Thursday, May 5, 2011

Poem: Mr Mandragon, The Millionaire by GK Chesterton

Flipping though my commonplace book today, I alit upon a favourite stanza from a GK Chesterton poem, and knew I should share the whole thing. It is from The Flying Inn, and it is classic Chesterton.

Humphrey Pump nodded, but still answered nothing; and the voice of the sprawling Dalroy took one of its upward turns of a sort of soaring flippancy; which commonly embodied itself in remembering some song he had composed.

"Such," he said, "was the case of the late Mr. Mandragon, so long popular in English aristocratic society as a bluff and simple democrat from the West, until he was unfortunately sand-bagged by six men whose wives he had had shot by private detectives, on his incautiously landing on American soil.

"Mr. Mandragon the Millionaire, he wouldn't have wine or wife,
He couldn't endure complexity; he lived the simple life;
He ordered his lunch by megaphone in manly, simple tones,
And used all his motors for canvassing voters, and twenty telephones;
Besides a dandy little machine,
Cunning and neat as ever was seen,
With a hundred pulleys and cranks between,
Made of iron and kept quite clean,
To hoist him out of his healthful bed on every day of his life,
And wash him and brush him and shave him and dress him to live the Simple Life.

"Mr. Mandragon was most refined and quietly, neatly dressed,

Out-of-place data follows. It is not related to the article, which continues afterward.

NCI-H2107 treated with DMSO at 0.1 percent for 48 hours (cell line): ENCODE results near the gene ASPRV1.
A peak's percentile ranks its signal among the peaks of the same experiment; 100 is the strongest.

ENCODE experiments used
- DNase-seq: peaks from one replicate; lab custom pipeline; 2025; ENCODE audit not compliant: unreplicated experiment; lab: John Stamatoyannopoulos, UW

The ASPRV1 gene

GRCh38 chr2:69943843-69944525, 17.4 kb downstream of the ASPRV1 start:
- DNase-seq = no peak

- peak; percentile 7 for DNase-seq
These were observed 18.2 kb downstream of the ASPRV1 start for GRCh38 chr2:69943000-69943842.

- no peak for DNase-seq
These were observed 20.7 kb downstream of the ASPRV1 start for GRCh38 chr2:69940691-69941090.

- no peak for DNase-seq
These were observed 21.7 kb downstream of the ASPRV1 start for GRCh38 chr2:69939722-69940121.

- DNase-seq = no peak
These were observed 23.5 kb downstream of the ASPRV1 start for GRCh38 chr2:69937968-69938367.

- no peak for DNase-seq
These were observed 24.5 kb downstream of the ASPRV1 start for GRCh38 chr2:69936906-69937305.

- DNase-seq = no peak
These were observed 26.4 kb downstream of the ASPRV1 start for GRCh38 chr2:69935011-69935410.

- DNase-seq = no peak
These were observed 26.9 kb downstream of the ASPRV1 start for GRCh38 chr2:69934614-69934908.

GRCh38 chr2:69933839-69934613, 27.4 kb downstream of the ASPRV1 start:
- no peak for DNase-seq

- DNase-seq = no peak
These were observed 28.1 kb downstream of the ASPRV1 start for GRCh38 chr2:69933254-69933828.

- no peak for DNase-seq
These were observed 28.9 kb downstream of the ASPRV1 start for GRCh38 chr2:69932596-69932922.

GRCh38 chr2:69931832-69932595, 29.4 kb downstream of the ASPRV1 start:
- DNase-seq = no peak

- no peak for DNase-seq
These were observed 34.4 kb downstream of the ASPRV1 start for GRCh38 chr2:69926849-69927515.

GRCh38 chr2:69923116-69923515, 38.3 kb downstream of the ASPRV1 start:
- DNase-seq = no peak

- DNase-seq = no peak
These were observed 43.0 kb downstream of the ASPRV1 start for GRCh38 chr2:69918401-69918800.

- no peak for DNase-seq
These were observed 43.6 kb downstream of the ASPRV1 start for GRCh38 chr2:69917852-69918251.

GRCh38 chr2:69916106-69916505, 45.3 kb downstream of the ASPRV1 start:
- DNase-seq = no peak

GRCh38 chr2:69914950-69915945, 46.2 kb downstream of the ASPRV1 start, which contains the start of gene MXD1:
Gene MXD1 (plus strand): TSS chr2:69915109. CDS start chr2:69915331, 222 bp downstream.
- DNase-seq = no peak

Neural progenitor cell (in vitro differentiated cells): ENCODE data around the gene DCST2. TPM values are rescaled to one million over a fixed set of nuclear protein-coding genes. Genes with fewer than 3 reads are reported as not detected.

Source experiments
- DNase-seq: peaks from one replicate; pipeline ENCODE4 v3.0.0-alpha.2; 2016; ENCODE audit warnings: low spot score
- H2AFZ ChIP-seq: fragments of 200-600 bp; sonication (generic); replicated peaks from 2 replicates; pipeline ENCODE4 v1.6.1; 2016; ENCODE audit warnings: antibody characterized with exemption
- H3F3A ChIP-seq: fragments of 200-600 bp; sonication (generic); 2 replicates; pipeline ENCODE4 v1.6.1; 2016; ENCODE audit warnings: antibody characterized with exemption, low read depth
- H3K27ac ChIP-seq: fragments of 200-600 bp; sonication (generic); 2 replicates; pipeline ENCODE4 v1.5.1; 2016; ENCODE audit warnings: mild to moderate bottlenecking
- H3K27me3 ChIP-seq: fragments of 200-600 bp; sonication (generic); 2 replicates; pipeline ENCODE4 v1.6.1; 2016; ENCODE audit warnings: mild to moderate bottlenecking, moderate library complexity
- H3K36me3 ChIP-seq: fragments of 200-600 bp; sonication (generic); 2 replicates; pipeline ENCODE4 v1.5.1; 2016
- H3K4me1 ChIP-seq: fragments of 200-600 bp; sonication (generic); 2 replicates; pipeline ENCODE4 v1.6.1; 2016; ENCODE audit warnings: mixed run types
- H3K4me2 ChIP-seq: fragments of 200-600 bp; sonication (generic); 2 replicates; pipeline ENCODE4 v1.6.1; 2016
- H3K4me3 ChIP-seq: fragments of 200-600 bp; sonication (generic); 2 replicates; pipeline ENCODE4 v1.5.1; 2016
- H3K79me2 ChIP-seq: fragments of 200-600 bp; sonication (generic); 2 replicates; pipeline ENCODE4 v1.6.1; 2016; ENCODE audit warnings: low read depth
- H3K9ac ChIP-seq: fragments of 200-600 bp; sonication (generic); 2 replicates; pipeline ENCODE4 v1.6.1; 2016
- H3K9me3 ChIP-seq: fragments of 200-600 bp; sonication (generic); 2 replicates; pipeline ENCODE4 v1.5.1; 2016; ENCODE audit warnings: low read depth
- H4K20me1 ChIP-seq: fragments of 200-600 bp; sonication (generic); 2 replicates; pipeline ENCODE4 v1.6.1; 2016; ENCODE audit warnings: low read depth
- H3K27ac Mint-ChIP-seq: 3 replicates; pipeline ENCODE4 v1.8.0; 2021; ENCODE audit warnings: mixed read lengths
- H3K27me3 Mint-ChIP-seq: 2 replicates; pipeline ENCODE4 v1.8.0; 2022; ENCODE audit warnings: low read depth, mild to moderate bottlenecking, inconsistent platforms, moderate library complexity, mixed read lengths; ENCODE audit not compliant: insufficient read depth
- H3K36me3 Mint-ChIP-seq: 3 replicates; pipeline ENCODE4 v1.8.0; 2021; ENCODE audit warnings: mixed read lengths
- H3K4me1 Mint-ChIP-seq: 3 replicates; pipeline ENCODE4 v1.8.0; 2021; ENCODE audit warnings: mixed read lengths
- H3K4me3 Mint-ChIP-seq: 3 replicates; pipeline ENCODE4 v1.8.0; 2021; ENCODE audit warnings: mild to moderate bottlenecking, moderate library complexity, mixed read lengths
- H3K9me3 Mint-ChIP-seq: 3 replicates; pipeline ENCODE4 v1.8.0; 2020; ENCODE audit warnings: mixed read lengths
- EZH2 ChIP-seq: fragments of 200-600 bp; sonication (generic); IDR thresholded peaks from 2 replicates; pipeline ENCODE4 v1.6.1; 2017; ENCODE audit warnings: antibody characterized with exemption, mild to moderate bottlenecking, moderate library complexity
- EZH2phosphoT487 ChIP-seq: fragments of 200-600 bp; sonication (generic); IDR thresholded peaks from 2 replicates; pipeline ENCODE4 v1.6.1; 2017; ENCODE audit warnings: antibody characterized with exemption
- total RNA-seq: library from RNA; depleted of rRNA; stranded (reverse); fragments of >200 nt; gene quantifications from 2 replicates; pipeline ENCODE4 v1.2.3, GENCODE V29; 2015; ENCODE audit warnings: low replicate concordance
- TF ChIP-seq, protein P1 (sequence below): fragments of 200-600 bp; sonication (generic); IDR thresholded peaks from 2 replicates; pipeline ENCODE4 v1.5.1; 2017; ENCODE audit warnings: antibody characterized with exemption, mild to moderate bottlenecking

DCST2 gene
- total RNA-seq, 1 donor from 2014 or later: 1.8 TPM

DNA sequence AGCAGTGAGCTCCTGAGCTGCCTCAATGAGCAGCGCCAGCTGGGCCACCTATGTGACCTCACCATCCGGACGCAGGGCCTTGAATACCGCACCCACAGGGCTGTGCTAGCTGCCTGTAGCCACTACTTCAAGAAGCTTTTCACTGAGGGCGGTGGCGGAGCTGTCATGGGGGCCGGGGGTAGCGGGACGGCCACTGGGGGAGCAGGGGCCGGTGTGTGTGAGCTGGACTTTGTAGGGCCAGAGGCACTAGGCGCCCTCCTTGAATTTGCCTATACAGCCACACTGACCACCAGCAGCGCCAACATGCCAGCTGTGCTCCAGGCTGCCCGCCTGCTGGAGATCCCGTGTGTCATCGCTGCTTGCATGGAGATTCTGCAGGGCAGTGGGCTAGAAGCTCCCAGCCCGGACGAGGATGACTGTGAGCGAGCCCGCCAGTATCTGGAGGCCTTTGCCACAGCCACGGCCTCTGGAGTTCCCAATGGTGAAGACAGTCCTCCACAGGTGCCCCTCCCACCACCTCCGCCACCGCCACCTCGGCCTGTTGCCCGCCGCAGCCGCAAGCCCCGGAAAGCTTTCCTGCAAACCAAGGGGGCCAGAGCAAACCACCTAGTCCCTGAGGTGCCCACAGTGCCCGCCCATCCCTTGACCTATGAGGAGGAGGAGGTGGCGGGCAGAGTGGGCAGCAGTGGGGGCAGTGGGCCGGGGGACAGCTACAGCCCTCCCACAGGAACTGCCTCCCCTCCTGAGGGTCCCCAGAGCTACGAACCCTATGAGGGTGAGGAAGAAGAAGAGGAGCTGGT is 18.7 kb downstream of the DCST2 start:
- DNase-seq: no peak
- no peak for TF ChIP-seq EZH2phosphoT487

Say all the American newspapers that know refinement best;
Quiet and neat the hair and hat, and the coat quiet and neat,
A trouser worn upon either leg, while boots adorned the feet;
And not, as anyone might expect,
A Tiger Skin, all striped and specked,
And a Peacock Hat with the tail erect,
A scarlet tunic with sunflowers decked--
That might have had a more marked effect,
And pleased the pride of a weaker man that yearned for wine or wife;
But fame and the flagon for Mr. Mandragon obscured the Simple Life.

"Mr. Mandragon the Millionaire, I am happy to say, is dead.
He enjoyed a quiet funeral in a crematorium shed,
And he lies there fluffy and soft and grey and certainly quite refined,
When he might have rotted to flowers and fruit with Adam and all mankind.
Or been eaten by bears that fancy blood,
Or burnt on a big tall tower of wood,
In a towering flame as a heathen should,
Or even sat with us here at food,
Merrily taking twopenny rum and cheese with a pocket knife,
But these were luxuries lost for him that lived for the Simple Life."
And this reminds me that I have not yet written a review of The Flying Inn for this site...

1 comment:

Megan said...

it will end up being that simple yet When i believed that will there were goods in addition to methods in existence i could possibly in addition Millionaire Society to would likely utilize to become prosperous.


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